At the king's palace, Idomeneo seeks counsel from Arbace, who says another victim could be sacrificed if Idamante were sent into exile. Idomeneo orders his son to escort Electra to her home, Argos. Idomeneo's kind words to Ilia move her to declare that since she has lost everything, he will be her father and Crete her country. As she leaves, Idomeneo realizes that sending Idamante into exile has cost Ilia her happiness as well as his own. Electra welcomes the idea of going to Argos with Idamante.
At the port of Sidon (a fictional city of Crete), Idomeneo bids his son farewell and urges him to learn the art of ruling while he is away. Before the ship can sail, however, a storm breaks out, and a sea serpent appears. Recognizing it as a messenger from Neptune, the king offers himself as atonement for having violated his vow to the god.
In the royal garden, Ilia asks the breezes to carry her love to Idamante, who appears, explaining that he must go to fight the serpent. When he says he would rather die than suffer the torments of his rejected love, Ilia confesses her love. They are surprised by Electra and Idomeneo. When Idamante asks his father why he sends him away, Idomeneo can only reply that the youth must leave. Ilia asks for consolation from Electra, who is preoccupied with revenge. Arbace comes with news that the people, led by the High Priest of Neptune, are clamoring for Idomeneo. The High Priest tells the king of the destruction caused by Neptune's monster, urging Idomeneo to reveal the name of the person whose sacrifice is demanded by the god. When the king confesses that his own son is the victim, the populace is horrified.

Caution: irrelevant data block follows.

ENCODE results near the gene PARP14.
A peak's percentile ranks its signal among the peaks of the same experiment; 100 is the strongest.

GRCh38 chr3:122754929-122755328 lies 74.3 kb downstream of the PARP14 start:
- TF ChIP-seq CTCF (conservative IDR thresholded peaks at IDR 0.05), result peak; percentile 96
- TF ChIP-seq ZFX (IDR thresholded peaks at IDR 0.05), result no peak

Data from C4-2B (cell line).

Outside the temple, the king and High Priest join Neptune's priests in prayer that the god may be appeased. Arbace brings news that Idamante has killed the monster. As Idomeneo fears new reprisals from Neptune, Idamante enters in sacrificial robes, saying he understands his father's torment and is ready to die. After an agonizing farewell, Idomeneo is about to sacrifice his son when Ilia intervenes, offering her own life instead. The Voice of Neptune is heard. Idomeneo must yield the throne to Ilia and Idamante. Everyone is relieved except Electra, who longs for her own death. Idomeneo presents Idamante and his bride as the new rulers. The people call upon the god of love and marriage to bless the royal pair and bring peace.
IDOMENEO, re di Creta/King of Crete STEVE DAVISLIM
IDAMANTE, suo figlio/his son MONICA BACELLI
ILIA, principessa troiana figlia di Priamo/Trojan princess, daughter of King Priam CAMILLA TILLING
ELETTRA, principessa figlia di Agamennone/princess, daughter of Agamennone EMMA BELL
ARBACE, confidente del re/the King’s confidant FRANCESCO MELI
Gran Sacerdote/High Priest of Neptune ROBIN LEGGATE
La Voce/The Voice ERNESTO PANARIELLO
Prima cretese/Fist Cretan woman SILVIA MAPELLI
Seconda cretese/Second Cretan woman MARZIA CASTELLINI
Primo troiano/First Trojan man MASSIMILIANO ITALIANI
Secondo troiano/Second Trojan man GIUSEPPE CATTANEO
Orcheatra e Coro del/Orchestra and Chorus of TEATRO ALLA SCALA
Direttore/Conductor DANIEL HARDING
In Greek mythology, the Trojan War was waged against the city of Troy by the Achaeans (Greeks) after Paris of Troy took Helen from her husband Menelaus, king of Sparta. The war is one of the most important events in Greek mythology and has been narrated through many works of Greek literature, most notably Homer's Iliad. The Iliad relates four days in the tenth year of the decade-long siege of Troy; the Odyssey describes the journey home of Odysseus, one of the war's heroes. Other parts of the war are described in a cycle of epic poems, which have survived through fragments. Episodes from the war provided material for Greek tragedy and other works of Greek literature, and for Roman poets including Virgil and Ovid.